Even with low interest rates, a savings account should still be a key part of your finances, both for an emergency fund or a staging place for your other investments. As interest rates rise again, and they will, strategies like laddering CDs will become a viable investment choice again too.

5. Lifestyle Enhancement

The Census Bureau tells us that more than 60 percent of all homes are owned by their occupants. Until home mortgages took off after World War II, that figure was not much more than 40 percent. Few things have impacted our quality of life like the ability to own our own homes … and that would have been impossible without banks.

Debt is a double-edged sword. Many tales abound of folks who used other people's money to increase their net worth, but far more traumatic are the stories of people whose finances were ruined by debt. Whichever way you slice it, the fact that bank credit is available as an option has enhanced our lives in more ways than we might realize.

The way I see it, banks provide valuable services to us which, when taken together, enable us to pursue our goals without much thought.

What are the most important benefits of banks as you see it? What services do you think banks will provide in the future?

More about...Banking

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My Factoring Network
My Factoring Network
4 years ago

Banks are the financial institutions which actually is a back bone to our economy. They provide security to our money assets and other financial documentation. The most important is having a savings account for every individual to put their savings in. Also these institutions provides a solution to the double-edged sword known as “debt”. Thanks for sharing.

sm
sm
4 years ago

Small business are the backbone of our economy…banks are a tool.

Karthigan Srinivasan @ StretchADime
Karthigan Srinivasan @ StretchADime
4 years ago

Banks are the best place for emergency funds. As you highlighted, with the interest rates about to rise, we should start looking at CD laddering for better returns on our savings and emergency funds. If you are interested in finding out more about how CD laddering produce a much higher yield, please read my post – http://stretchadime.com/cd-laddering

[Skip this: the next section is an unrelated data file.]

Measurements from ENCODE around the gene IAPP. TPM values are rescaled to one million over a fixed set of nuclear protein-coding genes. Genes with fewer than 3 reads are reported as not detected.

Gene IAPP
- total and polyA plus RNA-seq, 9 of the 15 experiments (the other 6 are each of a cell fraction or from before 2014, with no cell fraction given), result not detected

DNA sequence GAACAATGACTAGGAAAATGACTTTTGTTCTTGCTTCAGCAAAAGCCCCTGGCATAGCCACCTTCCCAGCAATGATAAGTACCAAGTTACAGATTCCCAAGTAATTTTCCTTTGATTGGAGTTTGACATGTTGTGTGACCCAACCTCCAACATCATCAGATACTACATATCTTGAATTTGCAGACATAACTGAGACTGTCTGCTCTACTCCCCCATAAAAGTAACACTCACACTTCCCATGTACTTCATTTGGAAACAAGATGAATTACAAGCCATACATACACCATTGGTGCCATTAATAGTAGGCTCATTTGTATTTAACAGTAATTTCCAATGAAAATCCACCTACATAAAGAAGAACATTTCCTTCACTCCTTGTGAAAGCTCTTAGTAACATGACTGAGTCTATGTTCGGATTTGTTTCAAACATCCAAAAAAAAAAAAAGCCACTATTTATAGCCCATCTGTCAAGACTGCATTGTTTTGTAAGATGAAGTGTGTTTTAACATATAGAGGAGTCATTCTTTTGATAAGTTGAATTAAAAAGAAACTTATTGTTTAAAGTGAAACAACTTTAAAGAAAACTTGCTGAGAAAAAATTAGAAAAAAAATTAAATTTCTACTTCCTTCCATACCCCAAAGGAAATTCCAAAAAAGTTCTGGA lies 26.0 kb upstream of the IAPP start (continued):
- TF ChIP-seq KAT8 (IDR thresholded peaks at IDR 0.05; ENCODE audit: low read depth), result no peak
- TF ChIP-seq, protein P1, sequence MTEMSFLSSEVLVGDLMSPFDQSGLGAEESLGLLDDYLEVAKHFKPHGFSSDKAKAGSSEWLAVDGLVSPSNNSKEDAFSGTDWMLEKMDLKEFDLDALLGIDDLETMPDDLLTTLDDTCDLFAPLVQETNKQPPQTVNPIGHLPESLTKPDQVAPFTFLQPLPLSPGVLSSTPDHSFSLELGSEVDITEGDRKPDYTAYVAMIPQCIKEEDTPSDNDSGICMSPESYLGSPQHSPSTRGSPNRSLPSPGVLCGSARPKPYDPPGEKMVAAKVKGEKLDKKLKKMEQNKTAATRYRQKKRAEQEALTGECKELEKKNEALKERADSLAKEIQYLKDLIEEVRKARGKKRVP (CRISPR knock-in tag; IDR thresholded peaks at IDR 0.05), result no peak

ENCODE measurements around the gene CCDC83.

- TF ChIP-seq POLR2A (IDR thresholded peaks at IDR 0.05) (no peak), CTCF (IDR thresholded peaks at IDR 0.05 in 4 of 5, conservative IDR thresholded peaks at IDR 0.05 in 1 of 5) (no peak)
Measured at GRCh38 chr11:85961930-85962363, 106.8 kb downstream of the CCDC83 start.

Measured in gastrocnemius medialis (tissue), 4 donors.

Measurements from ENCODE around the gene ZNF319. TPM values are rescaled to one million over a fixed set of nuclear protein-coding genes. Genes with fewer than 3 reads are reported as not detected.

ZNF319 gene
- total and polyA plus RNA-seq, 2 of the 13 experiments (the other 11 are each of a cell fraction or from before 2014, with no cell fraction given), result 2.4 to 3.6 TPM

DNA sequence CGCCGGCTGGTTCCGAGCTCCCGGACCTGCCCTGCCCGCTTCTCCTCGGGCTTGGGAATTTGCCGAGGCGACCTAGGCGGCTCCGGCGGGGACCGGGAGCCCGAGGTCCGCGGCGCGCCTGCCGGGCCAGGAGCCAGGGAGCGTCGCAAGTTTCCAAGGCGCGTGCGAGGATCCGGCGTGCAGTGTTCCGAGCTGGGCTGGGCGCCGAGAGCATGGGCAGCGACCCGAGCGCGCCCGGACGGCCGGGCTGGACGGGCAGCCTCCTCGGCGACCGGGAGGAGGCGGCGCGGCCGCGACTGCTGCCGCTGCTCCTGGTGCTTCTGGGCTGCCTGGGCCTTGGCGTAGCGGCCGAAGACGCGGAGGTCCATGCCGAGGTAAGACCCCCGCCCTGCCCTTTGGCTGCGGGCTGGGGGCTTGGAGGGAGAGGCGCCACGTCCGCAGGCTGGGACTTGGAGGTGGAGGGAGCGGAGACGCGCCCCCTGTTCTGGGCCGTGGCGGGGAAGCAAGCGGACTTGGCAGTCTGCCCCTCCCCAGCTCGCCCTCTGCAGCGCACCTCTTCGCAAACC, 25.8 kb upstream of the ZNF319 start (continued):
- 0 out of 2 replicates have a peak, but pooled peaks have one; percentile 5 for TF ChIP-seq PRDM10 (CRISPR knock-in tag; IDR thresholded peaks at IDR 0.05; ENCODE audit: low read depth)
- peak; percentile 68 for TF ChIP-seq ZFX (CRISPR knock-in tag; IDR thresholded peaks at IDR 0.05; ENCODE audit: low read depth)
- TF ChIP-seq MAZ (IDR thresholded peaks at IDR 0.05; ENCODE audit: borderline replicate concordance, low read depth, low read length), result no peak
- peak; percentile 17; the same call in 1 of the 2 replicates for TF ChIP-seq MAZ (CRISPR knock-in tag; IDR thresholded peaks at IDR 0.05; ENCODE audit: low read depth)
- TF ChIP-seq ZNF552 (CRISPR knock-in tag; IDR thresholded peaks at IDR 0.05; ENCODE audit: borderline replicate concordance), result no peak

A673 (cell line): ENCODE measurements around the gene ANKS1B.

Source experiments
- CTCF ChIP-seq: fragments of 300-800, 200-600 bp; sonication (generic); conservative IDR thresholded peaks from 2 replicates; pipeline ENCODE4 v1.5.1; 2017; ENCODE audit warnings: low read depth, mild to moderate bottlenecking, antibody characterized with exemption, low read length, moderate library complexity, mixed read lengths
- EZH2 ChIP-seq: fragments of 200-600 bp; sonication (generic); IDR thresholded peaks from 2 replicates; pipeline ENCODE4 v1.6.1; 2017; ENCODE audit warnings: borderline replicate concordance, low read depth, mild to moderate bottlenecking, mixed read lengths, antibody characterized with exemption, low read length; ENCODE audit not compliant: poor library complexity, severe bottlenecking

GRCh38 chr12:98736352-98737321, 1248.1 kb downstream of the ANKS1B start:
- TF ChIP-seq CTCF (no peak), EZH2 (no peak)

Dee
Dee
4 years ago

this was a very thoughtful post. I appreciated this perspective on something that we sometimes view as a necessary evil.

freebird
freebird
4 years ago

As someone who doesn’t run a business or own a house, my list would be: (1) access to FDIC insurance on my deposits (2) day-to-day convenience in terms of being able to collect wages and pay bills (3) access to safety deposit boxes One service where I’d like to see banks more involved is in online identity authentication. It would be great to replace our current cluttered mess with some central repository that can vouch for us so we can do our business with e-mail, social media, online shopping, etc, without having to deal with individual distinct account IDs plus… Read more »

Beth
Beth
4 years ago
Reply to  freebird

I second safety deposit boxes! I still have to go to the bank to get change for the laundry machine too.

Tyler @tjphilz5
Tyler @tjphilz5
4 years ago

Both articles were great, I use the bank as a tool to reach my other goals such as buying a car or maybe someday a house. Banks are truly important many people view them as the enemy when nothing could be further from the truth.

Tristan @ Dividendsdownunder
Tristan @ Dividendsdownunder
4 years ago

They provide access to money without us needing to lug around our chest of gold every where.

skeptic
skeptic
4 years ago

Haha. While I can’t claim to know what sparked this article, as I read it and all the ads around it are for banks, lending products, and credit cards (supplied by banks), it comes off as the product of:

“Hey, our advertisers are tired of getting trashed in the media and would like a bank-positive article. So, William, can you give us 500 words on Why Banks Are Really Good?”